1.  27
    Douglas A. Marshall (2002). Behavior, Belonging, and Belief: A Theory of Ritual Practice. Sociological Theory 20 (3):360-380.
    A new model of ritual based on Durkheim's ([1912] 1995) theory is developed. It is argued that ritual practices generate belief and belonging in participants by activating multiple social-psychological mechanisms that interactively create the characteristic outcomes of ritual. Specifically, the distinctive elements of ritual practice are shown to induce altered subjective states and effortful and/or anomalous behaviors, which are subsequently misattributed in such a way that belief and belonging are created or maintained around the focus of ritual attention. These processes (...)
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  2. Douglas A. Marshall (2002). Behavior, Belonging, and Belief: A Theory of Ritual Practice. Sociological Theory 20 (3):360-380.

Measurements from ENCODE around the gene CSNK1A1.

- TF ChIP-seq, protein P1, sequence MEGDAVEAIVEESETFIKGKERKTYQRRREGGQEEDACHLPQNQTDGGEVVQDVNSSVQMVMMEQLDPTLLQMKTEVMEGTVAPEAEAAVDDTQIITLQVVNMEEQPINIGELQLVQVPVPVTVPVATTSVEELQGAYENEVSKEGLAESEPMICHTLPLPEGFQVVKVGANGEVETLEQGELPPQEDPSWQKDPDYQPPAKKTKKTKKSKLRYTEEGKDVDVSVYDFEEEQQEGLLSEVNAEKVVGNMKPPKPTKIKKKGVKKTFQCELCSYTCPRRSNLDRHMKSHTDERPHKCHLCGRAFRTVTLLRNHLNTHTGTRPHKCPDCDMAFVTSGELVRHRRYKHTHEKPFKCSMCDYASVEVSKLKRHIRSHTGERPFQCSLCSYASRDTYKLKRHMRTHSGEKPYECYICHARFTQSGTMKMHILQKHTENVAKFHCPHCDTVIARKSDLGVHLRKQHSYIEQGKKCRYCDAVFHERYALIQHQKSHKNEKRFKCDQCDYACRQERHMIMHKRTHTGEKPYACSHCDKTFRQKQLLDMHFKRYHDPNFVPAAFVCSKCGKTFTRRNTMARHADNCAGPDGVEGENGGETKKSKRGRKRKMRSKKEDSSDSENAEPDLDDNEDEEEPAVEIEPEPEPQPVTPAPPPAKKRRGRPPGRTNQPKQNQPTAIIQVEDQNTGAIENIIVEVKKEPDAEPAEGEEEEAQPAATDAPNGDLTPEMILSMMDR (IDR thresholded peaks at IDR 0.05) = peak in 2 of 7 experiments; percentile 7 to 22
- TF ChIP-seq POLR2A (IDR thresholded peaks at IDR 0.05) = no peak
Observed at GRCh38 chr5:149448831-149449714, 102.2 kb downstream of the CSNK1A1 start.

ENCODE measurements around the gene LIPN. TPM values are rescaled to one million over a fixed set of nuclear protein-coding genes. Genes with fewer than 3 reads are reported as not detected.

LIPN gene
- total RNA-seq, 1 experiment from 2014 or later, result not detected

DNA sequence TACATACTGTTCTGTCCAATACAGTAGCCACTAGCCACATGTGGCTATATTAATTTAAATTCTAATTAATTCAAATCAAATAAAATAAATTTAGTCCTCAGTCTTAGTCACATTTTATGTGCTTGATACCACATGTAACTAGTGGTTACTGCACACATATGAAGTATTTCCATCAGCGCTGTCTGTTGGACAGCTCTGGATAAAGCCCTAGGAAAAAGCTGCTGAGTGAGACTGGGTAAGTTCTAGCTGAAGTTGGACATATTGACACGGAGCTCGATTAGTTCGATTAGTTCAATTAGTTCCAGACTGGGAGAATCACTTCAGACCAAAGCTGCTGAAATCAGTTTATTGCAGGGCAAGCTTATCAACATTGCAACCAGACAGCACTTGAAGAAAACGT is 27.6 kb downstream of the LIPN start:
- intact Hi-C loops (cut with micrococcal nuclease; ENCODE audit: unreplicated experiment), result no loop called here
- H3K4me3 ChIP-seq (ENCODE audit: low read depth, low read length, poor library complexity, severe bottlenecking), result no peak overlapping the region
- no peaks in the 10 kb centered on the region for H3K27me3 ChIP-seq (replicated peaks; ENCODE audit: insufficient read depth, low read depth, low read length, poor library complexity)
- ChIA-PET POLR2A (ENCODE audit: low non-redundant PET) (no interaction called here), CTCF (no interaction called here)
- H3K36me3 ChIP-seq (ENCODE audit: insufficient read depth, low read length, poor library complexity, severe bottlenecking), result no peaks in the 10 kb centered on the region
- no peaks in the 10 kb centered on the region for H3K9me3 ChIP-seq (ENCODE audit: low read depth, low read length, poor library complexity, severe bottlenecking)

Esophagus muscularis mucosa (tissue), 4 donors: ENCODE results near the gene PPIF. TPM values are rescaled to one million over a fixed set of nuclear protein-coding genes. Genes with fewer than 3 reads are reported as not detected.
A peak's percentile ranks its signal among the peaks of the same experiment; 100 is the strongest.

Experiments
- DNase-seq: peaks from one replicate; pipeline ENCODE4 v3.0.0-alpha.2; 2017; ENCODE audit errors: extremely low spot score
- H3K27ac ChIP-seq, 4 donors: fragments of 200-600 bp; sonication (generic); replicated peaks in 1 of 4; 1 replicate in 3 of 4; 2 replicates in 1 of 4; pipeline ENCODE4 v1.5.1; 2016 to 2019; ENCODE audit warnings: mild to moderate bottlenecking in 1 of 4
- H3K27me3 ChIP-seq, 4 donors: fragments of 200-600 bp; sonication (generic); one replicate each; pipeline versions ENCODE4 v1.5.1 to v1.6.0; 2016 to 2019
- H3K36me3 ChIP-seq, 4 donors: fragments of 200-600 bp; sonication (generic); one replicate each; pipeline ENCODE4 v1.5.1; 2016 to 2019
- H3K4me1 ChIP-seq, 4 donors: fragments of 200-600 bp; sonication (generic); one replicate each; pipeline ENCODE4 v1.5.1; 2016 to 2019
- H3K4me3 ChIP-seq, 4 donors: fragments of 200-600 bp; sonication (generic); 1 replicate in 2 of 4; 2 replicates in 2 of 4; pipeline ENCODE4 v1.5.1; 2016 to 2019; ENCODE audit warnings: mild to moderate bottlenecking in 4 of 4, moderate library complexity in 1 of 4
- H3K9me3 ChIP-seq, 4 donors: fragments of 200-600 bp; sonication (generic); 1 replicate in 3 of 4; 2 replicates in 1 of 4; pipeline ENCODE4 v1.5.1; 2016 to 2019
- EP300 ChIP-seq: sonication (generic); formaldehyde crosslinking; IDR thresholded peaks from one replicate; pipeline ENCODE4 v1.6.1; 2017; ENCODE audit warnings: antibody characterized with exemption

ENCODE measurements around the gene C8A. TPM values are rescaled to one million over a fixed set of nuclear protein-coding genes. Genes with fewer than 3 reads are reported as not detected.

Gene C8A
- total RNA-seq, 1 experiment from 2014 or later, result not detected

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    Douglas A. Marshall (2010). Temptation, Tradition, and Taboo: A Theory of Sacralization. Sociological Theory 28 (1):64-90.
    A theory of sacralization is offered in which the sacred emerges from the collision of temptation and tradition. It is proposed that when innate or acquired desires to behave in one way conflict with socially acquired and/or mediated drives to behave in another way, actors ascribe sacredness to the objects of their action as a means of reconciling the difference between their desired and actual behavior toward those objects. After establishing the sacred as a theoretical construct, the theory is (...)
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